Legal experts examine call for fewer mandatory drug sentences
“While the entire U.S. population has increased by about a third since 1980, the federal prison population has grown at an astonishing rate – by almost 800 percent,” saidAttorney General Eric Holder. ASSOCIATED PRESS FILE PHOTO
TAMPA — U.S. Attorney General Eric Holder’s directive designed to reduce sentences for some federal drug offenders is “a big deal,” according to a Tampa attorney who works with the federal Sentencing Commission.
“I think it will make a significant difference in the way cases get handled,” said James Felman, who serves as the American Bar Association’s liaison to the Sentencing Commission and has previously served on and chaired the commission’s practitioner’s advisory group.
Holder, in a speech in San Francisco on Monday, said the criminal justice system is “in too many respects broken” and has incarcerated too many people for too long. The attorney general called for a “fundamentally new approach” to “persistent needs and unwarranted disparities.”
“While the entire U.S. population has increased by about a third since 1980, the federal prison population has grown at an astonishing rate – by almost 800 percent,” Holder said. “It’s still growing – despite the fact that federal prisons are operating at nearly 40 percent above capacity. Even though this country comprises just 5 percent of the world’s population, we incarcerate almost a quarter of the world’s prisoners.”
Holder noted there are bipartisan efforts in Congress to give judges more discretion in sentencing drug offenders and said it’s time to rethink mandatory minimum sentences for nonviolent drug suspects. He directed federal prosecutors to curtail filing charges that result in such sentences.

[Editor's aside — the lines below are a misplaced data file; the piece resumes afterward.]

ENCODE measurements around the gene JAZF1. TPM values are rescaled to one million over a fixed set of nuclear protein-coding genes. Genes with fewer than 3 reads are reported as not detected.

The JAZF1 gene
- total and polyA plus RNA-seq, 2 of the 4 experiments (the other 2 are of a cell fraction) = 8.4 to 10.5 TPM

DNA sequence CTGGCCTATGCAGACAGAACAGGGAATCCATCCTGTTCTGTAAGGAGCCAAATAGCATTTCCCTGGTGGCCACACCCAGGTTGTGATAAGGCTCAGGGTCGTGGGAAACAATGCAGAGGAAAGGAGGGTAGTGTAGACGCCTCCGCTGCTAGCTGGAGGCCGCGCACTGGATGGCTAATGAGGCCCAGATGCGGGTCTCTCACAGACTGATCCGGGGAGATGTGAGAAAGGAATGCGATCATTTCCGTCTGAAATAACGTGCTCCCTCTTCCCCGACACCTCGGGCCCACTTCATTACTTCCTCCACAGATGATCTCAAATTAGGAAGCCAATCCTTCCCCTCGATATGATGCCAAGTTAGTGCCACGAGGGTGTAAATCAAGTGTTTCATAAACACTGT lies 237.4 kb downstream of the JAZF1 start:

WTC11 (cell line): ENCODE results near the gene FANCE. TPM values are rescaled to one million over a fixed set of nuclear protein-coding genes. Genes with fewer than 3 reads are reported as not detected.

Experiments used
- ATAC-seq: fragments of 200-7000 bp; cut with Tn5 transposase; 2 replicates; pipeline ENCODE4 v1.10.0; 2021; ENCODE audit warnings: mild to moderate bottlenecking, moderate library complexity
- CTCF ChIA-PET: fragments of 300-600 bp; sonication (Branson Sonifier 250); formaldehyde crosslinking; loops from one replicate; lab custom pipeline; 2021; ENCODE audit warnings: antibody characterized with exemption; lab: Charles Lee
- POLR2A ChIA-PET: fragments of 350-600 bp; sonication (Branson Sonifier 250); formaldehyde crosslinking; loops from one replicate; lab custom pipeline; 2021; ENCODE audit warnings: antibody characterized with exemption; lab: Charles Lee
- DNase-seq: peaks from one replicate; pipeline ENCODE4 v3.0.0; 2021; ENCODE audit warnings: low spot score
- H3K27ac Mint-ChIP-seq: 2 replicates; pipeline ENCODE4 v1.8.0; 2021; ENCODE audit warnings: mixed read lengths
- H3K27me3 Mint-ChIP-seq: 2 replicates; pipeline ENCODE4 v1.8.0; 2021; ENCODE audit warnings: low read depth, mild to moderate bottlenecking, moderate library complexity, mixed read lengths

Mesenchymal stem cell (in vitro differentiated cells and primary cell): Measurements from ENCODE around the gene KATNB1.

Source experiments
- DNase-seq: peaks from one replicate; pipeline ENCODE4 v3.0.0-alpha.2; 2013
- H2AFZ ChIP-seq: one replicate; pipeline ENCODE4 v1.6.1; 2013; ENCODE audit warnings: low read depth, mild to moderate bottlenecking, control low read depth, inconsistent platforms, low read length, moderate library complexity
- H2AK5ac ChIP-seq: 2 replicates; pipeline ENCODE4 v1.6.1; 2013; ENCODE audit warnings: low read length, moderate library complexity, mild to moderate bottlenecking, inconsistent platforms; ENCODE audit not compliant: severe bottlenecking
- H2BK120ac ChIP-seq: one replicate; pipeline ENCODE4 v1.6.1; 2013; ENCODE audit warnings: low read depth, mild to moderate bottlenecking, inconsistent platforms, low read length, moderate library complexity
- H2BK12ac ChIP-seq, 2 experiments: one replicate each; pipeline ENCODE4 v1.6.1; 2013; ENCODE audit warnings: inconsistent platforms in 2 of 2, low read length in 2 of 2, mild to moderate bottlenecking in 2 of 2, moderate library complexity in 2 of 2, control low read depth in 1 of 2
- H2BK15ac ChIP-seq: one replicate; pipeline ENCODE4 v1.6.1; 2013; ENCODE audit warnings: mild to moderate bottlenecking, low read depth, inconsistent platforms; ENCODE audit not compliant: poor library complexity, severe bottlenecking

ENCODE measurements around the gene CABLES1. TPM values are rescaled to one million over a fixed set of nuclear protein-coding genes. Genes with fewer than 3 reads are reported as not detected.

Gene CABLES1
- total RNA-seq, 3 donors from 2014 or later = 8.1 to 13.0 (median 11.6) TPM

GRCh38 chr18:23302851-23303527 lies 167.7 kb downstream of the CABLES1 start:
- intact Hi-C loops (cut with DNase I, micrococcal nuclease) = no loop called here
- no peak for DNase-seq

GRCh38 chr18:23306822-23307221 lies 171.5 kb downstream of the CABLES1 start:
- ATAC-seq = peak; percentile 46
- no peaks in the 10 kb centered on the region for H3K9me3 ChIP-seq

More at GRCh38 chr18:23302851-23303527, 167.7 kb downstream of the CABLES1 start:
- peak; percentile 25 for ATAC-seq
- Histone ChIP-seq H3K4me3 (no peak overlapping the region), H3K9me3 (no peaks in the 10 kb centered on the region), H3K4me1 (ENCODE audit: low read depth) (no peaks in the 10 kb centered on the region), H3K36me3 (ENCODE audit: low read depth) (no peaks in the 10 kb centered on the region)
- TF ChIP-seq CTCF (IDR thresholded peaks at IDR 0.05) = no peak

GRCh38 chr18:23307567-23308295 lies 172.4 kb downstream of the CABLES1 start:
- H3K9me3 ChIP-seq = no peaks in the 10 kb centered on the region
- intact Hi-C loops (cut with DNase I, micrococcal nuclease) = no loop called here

In federal drug cases, there are two areas where minimum mandatory sentences come into play. Depending on the quantities of drugs, the minimum mandatory sentences for first-time offenses are either five or 10 years.
Under legal enhancements prosecutors can seek for defendants with previous criminal histories, a defendant with one prior felony conviction can see a five-year minimum sentence increase to 10 years and a 10-year minimum increase to 20 years. With two prior felony convictions, a 10-year minimum mandatory sentence becomes mandatory life.
Under what is known as a “safety valve,” some first-time, nonviolent offenders can avoid mandatory minimum sentences if they fully admit to their conduct and if their offense did not involve the use of a firearm.
Holder directed prosecutors to not bring charges that trigger minimum mandatory sentences for nonviolent suspects who are not high-ranking members of a criminal organization and who do not have significant criminal backgrounds. He also directed prosecutors not to seek sentencing enhancements for defendants “unless the defendant is involved in conduct that makes the case appropriate for severe sanctions.”
To determine that, Holder directed prosecutors to consider factors such as whether the defendant was the leader of a drug organization or was involved in the use or threat of violence or had a history of violent conduct.